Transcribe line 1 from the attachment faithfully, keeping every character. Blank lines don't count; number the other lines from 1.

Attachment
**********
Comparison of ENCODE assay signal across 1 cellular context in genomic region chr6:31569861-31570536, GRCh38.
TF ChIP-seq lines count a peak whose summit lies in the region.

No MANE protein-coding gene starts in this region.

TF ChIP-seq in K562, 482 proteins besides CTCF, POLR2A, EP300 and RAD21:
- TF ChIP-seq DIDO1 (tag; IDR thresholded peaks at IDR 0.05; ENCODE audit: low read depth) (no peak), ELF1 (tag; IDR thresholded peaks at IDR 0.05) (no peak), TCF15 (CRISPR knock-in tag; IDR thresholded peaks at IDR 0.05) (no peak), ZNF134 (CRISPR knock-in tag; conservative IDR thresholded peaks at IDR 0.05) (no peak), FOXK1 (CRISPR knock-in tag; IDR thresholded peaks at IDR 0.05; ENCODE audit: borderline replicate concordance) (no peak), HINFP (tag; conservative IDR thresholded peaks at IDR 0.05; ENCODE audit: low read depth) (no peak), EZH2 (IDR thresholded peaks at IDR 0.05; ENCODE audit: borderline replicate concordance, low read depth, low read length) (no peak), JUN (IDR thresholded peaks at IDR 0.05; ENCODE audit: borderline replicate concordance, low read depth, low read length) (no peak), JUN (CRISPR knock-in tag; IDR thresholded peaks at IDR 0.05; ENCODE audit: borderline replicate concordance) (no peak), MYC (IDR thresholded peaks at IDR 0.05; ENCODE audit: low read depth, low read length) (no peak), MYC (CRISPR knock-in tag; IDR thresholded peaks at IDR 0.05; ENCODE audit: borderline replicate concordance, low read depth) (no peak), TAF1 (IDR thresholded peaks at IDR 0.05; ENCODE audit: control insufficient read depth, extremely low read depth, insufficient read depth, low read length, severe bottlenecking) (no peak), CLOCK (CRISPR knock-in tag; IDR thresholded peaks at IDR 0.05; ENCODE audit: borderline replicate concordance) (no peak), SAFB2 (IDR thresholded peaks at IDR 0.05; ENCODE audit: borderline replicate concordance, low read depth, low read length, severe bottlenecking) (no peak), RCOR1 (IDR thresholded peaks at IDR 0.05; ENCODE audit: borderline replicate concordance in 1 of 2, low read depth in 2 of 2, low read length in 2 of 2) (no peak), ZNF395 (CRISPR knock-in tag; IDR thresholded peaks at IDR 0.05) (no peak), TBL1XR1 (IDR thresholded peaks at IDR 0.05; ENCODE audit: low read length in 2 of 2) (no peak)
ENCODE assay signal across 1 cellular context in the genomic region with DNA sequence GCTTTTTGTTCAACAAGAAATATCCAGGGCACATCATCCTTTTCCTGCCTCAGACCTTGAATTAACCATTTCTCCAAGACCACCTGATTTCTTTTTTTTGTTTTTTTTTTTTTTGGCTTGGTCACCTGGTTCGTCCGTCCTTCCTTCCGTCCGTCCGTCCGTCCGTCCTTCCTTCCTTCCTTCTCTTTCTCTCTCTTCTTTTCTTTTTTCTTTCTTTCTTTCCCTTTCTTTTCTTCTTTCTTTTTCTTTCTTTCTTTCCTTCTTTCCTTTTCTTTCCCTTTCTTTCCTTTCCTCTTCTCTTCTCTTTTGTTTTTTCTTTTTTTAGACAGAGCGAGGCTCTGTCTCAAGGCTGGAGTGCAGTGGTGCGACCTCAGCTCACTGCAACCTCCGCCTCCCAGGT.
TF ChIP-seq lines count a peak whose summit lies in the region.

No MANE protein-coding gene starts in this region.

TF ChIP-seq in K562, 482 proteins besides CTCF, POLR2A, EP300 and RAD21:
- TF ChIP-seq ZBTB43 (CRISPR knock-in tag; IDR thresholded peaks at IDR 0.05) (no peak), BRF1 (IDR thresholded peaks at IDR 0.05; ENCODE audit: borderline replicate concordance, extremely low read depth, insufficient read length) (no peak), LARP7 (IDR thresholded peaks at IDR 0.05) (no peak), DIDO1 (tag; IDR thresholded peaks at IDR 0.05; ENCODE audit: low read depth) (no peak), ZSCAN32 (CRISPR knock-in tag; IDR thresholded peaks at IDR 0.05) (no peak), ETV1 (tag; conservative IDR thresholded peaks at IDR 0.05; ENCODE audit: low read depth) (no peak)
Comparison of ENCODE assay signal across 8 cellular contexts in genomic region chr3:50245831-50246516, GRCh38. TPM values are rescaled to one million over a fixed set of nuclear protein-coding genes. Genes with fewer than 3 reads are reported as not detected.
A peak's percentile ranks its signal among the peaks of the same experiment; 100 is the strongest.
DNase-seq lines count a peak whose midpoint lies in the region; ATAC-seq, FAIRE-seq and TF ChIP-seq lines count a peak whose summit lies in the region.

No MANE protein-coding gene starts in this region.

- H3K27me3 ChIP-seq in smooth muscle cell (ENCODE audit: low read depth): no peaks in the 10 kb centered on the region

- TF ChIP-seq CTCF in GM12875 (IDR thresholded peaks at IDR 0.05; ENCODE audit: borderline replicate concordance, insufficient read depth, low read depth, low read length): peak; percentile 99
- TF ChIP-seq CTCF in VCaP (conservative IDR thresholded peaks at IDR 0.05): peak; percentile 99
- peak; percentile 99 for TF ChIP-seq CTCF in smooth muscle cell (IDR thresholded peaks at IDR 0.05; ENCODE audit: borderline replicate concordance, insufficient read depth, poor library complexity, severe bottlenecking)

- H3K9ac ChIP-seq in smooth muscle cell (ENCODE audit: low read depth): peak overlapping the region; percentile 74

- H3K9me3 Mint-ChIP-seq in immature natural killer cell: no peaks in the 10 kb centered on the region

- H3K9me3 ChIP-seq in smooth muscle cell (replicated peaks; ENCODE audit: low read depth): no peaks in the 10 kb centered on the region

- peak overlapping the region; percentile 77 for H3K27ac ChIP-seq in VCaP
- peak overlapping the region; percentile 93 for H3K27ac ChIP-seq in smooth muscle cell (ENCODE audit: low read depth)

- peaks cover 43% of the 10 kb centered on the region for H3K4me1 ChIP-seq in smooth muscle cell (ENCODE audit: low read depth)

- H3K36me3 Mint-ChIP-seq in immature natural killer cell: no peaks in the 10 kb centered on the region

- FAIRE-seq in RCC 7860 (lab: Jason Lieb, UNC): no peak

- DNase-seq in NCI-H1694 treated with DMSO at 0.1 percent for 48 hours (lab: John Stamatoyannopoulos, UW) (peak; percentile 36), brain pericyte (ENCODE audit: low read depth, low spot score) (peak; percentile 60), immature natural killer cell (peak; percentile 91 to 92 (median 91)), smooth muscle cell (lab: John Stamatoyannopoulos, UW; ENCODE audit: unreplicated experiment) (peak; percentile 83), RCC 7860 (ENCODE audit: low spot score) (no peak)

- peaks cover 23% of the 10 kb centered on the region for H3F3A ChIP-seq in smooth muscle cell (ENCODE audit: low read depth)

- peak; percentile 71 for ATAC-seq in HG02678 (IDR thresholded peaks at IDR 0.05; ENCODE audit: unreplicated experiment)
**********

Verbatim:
Comparison of ENCODE assay signal across 1 cellular context in genomic region chr6:31569861-31570536, GRCh38.